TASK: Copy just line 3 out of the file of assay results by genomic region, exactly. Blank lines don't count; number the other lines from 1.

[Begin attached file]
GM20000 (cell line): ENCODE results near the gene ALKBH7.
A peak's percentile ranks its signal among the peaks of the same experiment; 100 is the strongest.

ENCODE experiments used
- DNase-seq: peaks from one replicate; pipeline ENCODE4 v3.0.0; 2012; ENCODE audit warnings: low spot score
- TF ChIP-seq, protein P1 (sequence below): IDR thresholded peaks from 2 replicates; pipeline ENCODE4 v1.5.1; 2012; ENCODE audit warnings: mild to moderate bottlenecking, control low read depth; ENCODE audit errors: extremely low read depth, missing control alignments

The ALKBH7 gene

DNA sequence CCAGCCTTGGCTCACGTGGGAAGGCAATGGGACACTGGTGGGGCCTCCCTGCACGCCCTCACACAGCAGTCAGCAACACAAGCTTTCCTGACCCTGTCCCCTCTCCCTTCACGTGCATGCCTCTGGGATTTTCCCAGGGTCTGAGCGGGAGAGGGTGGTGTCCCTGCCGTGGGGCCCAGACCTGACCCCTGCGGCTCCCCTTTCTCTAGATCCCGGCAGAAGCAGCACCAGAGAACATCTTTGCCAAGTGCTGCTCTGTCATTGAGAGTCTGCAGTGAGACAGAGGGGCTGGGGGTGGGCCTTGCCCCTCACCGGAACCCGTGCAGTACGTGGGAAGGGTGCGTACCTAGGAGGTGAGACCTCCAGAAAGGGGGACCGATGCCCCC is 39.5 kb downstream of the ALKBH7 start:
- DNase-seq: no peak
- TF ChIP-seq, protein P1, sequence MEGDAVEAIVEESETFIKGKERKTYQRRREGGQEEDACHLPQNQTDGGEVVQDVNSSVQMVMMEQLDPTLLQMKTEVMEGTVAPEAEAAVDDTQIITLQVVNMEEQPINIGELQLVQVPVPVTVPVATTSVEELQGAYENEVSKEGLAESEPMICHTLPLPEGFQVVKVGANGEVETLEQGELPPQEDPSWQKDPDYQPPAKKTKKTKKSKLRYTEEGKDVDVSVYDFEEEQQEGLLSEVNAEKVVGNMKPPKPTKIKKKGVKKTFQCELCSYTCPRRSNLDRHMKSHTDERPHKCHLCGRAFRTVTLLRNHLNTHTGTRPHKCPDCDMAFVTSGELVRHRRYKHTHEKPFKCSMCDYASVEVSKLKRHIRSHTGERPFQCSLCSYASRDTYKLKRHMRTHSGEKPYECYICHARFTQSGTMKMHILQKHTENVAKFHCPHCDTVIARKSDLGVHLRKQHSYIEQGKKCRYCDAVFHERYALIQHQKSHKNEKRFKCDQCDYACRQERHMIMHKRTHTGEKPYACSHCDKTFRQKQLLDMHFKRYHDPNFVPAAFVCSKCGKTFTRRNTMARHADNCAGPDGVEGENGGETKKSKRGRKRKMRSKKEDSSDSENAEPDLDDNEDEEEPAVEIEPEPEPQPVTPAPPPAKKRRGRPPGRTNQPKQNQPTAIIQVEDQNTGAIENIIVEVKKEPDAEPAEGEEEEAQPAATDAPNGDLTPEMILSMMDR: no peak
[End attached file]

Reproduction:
ENCODE experiments used